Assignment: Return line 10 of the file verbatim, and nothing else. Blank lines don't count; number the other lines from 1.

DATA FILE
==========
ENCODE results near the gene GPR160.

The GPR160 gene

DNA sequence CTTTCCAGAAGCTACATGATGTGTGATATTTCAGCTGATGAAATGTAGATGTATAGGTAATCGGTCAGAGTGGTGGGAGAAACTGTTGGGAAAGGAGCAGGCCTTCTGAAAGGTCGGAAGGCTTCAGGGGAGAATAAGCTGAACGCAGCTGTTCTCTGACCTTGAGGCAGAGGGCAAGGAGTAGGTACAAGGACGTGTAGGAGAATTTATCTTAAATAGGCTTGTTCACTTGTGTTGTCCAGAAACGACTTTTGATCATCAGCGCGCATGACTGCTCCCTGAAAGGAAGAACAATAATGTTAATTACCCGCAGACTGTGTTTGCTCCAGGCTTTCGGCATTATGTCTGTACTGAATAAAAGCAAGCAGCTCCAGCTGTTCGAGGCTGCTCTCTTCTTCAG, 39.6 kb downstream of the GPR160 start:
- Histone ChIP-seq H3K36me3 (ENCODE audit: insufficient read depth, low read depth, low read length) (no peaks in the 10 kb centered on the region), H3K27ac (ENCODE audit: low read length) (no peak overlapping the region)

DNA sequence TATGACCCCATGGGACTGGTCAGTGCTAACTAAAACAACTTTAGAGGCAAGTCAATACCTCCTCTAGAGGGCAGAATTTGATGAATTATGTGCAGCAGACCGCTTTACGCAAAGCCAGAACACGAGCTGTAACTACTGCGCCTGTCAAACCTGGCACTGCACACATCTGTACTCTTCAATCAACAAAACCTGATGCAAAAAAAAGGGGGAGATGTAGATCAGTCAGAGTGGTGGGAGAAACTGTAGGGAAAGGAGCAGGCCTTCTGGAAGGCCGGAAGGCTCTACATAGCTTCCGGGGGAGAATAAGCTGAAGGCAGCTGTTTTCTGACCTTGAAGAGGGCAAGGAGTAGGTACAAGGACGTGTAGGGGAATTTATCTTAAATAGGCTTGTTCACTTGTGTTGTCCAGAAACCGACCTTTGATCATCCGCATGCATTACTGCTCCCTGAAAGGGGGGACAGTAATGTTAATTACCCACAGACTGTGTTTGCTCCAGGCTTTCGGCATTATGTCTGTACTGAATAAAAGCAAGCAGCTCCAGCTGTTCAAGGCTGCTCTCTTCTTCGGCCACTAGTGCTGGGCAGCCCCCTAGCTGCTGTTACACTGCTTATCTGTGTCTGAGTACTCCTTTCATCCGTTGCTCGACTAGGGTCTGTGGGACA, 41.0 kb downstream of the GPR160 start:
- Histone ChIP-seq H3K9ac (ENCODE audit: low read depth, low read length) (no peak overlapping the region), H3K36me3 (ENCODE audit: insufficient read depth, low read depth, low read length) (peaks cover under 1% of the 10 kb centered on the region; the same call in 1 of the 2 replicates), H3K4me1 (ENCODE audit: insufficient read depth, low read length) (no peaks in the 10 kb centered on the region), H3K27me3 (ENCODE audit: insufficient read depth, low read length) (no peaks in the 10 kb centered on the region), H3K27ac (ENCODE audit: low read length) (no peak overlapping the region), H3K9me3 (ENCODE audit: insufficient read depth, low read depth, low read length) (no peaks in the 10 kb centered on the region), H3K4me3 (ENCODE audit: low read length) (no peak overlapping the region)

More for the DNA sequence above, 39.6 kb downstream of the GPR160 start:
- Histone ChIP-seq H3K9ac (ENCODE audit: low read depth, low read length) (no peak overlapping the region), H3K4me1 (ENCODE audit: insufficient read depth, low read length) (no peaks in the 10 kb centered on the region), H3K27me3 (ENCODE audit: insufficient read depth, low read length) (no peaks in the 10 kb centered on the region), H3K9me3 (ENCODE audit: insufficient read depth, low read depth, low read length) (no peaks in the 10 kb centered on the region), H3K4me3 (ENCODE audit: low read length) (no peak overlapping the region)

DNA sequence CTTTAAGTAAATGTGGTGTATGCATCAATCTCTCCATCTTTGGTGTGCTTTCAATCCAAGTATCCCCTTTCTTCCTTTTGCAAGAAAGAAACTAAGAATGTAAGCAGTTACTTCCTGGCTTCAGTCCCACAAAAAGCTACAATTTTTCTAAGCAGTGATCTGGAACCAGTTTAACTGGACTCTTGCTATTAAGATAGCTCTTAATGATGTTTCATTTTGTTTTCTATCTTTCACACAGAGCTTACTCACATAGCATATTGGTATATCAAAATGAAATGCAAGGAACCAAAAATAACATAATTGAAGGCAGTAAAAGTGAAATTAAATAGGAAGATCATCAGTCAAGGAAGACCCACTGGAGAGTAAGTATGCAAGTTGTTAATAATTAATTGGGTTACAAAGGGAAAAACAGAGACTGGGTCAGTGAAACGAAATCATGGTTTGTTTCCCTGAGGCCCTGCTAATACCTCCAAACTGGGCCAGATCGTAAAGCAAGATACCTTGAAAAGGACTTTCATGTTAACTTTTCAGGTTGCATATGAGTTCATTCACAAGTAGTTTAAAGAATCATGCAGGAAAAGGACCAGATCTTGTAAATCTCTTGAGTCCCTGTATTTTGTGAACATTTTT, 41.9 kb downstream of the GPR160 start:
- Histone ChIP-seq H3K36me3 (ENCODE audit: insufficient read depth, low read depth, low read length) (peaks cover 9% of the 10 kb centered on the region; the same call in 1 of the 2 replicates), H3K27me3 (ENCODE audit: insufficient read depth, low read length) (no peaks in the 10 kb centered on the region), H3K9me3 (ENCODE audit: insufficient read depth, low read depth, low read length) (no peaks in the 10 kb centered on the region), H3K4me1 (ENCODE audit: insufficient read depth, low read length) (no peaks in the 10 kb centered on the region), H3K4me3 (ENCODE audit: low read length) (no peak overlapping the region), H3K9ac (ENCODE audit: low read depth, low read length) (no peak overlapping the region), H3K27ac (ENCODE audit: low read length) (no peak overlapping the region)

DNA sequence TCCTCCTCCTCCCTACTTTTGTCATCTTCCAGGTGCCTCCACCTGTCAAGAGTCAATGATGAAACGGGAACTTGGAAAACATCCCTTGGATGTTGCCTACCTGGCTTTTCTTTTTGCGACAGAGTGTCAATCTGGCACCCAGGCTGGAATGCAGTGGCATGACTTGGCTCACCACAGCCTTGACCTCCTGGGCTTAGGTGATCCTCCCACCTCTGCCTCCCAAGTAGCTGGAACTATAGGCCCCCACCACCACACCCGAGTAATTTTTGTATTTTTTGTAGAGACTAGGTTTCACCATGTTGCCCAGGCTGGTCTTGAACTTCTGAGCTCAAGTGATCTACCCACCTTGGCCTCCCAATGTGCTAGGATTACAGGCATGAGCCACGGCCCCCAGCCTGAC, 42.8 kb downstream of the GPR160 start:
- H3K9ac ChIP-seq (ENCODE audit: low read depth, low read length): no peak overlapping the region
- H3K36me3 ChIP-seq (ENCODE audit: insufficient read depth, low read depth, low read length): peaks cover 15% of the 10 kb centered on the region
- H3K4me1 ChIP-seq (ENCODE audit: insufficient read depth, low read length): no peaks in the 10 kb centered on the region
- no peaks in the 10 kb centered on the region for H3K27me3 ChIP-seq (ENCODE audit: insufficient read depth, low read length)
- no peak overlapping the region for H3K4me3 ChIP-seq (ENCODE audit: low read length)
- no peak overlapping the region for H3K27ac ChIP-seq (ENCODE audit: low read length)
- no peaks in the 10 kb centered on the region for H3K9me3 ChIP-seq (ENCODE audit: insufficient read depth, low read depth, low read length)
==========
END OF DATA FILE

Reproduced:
- Histone ChIP-seq H3K36me3 (ENCODE audit: insufficient read depth, low read depth, low read length) (peaks cover 9% of the 10 kb centered on the region; the same call in 1 of the 2 replicates), H3K27me3 (ENCODE audit: insufficient read depth, low read length) (no peaks in the 10 kb centered on the region), H3K9me3 (ENCODE audit: insufficient read depth, low read depth, low read length) (no peaks in the 10 kb centered on the region), H3K4me1 (ENCODE audit: insufficient read depth, low read length) (no peaks in the 10 kb centered on the region), H3K4me3 (ENCODE audit: low read length) (no peak overlapping the region), H3K9ac (ENCODE audit: low read depth, low read length) (no peak overlapping the region), H3K27ac (ENCODE audit: low read length) (no peak overlapping the region)